Today we’ll tell you about the volunteer challenge in Romania.
The Ajungem Mari educational program emerged one year ago out of the wish to help children from foster care centers in Bucharest become responsible adults, self-sufficient and confident in their own strength. With long term educational programs suited to their needs, they can overcome the trauma of institutionalization or of life in broken and often abusive homes. This is the goal of the Ajungem Mari organization, whose name means ‘we’re growing up’. Iarina Stefanescu, founder of the program, told us about it:
“The program started after I had been involved in an English language program in social centers. I realized that two hours of education through play for children, with volunteers who encourage them interactively, meant a lot to them, providing them with knowledge and values.”
Iulia Blaga and Andreea Dumitru both volunteered for the program, but they were not content doing what they started, running cinema and creative writing workshops. They took the children to movies, visited museums and bookshops, planted flowers and painted, took them to the park, showed them a city that many of them had never had the opportunity to discover. In their opinion, one of the greatest problems of the system is the lack of motivation, both for children and for staff. Andreea Dumitru:
“The children are not motivated to take steps towards their future, maybe because they don’t have many alternatives at the center or even outside it. It is a known fact that, when they turn 18, they go into a total unknown. We, volunteers, are trying to show them that everyone has their own way to make it in life, that each of us had to choose their own path. I would like these children to understand that things are not predestined, that there are things outside these institutions, that they can develop outside the system. Sometimes we, volunteers, feel that we are just a drop in an ocean, and whatever we do with the children in one hour goes down the drain.”
Being a volunteer means having quite a few qualities. Perseverance is definitely one of them. Here is Iulia Blaga:
“You have a lot of work to do with them, but I feel they are very receptive. And I feel sometimes that they will forget tomorrow what you tell them today; but other times, I feel like what we tell them will stay with them forever. One day we showed them Charlie Chaplin’s The Kid, they loved it, and one of the kids asked me: ‘Miss, were you there, in the movie?’ I didn’t know what to say, but I guess when you show them a movie, in their minds you were there, with Charlie Chaplin and the team.”
Here is what Andreea Dumitru told us:
“I agree, the biggest struggle is with this attitude that the staff passes on to the children: ‘You don’t know anything, you can’t do anything, you won’t manage to do anything in life’. I’m so happy every day when I see the smallest step in the opposite direction. I got very attached to some of the children at the center where I volunteer, but especially to a couple of children who can barely be said to have a family, and I want to work with them on a long term, I think it is the greatest challenge to work with children who are not given a single chance in the beginning, children that were said on the first day to have such a low IQ that they wouldn’t be able to do anything. Also, I want to take them as much as I can out of those centers, to see as many places as I can, to see them flourish. I’m sure they will flourish in a few years, and recover.”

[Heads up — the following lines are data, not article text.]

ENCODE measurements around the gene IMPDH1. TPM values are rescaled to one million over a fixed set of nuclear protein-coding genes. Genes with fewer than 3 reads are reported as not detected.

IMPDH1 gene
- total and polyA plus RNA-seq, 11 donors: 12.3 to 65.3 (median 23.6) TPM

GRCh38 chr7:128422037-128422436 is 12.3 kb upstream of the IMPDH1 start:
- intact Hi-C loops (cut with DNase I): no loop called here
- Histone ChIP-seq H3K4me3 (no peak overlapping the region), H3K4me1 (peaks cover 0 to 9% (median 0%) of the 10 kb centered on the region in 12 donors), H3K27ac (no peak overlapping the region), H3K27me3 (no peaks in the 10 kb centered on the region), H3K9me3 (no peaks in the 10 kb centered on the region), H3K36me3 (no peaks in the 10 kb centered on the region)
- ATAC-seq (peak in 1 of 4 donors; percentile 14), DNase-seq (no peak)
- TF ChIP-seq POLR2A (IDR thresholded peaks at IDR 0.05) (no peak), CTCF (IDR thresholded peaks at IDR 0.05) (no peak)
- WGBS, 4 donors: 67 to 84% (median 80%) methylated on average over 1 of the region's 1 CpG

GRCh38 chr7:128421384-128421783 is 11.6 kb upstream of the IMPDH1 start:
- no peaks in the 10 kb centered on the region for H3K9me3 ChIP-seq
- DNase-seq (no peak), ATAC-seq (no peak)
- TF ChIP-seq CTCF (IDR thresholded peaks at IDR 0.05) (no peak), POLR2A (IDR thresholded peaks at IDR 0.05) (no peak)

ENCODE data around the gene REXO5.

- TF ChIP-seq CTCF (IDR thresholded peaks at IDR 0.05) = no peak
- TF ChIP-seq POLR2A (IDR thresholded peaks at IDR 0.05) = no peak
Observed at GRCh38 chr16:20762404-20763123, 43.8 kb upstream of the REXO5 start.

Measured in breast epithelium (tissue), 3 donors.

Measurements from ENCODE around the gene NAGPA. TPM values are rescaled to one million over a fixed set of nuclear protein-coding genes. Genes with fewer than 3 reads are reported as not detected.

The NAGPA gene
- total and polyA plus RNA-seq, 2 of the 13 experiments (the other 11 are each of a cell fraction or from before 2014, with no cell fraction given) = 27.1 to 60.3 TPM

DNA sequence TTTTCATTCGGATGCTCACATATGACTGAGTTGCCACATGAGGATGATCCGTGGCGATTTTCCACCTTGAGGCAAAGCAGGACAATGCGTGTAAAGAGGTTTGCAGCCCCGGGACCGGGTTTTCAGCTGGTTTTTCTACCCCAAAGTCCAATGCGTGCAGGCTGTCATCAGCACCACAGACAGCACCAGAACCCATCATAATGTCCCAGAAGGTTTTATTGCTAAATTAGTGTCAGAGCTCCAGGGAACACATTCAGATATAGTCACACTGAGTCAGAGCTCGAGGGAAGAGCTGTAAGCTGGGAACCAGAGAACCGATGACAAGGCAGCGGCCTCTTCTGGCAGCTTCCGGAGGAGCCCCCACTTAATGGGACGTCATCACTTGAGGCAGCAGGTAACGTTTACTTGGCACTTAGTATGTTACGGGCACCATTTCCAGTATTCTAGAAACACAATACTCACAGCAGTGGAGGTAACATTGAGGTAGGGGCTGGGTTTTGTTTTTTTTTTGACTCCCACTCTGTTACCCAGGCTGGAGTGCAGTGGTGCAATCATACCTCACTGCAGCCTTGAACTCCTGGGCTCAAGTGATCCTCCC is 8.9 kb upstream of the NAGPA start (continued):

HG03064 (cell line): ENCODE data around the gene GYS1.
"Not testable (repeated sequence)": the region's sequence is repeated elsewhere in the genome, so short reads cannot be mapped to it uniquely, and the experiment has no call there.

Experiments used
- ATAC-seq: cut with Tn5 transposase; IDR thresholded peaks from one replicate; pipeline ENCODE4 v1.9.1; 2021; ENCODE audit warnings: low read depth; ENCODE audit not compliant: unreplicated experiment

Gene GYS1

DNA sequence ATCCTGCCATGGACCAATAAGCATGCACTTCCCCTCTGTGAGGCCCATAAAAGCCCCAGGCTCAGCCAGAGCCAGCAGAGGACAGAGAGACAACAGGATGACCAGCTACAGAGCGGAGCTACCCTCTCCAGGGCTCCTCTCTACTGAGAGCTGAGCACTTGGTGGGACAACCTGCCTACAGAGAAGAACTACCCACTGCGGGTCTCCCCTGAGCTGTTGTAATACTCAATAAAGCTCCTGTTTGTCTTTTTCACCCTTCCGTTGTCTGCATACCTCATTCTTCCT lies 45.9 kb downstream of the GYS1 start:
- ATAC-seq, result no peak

Iulia Blaga agrees:
“Even the small steps with grammar can be seen as progress. If you correct them a few times, they get it. I’m trying to look at the small things that they do right. For instance, I do literacy with a boy, and I asked him to respect the time we set to meet, and I can see how he started keeping his promise. We went to the “Grigore Antipa” Natural History Museum, to a large bookshop, and when he saw so many people and books, he was scared and didn’t know how to react. He thought all the children were smarter, cuter, more loved and appreciated than he was. When I took him to the NexTKids International Film Festival, I noticed he was very good with his hands. An artist there was making little skirts from wire, like the characters in the movie, and he made one and gave it to me. I’m thinking I should help him develop this talent.”
Iarina Stefanescu, founder and manager of the educational program, told us:
“I’m thinking it would be useful, after we have got to know the children, through the ‘Pass On Your Passion’ volunteer project, to carry out some vocational training, helping us discover their vocation, their skills, help them on a long term. Next we should start implementing the ‘Dare Dream’ project, taking them to factories and company offices, have them talk to people from various environments. Most of the time, the children don’t have role models, and don’t know much about what a profession supposes, so it is natural for them to find it difficult to find their way. Which is why they need people to tell them that they also went through difficulties, but that they made it in the end.”
The good news is that this program will be expanding outside Bucharest. Timisoara, Iasi, Cluj and Buzau are the next cities where the volunteers in the program are going next.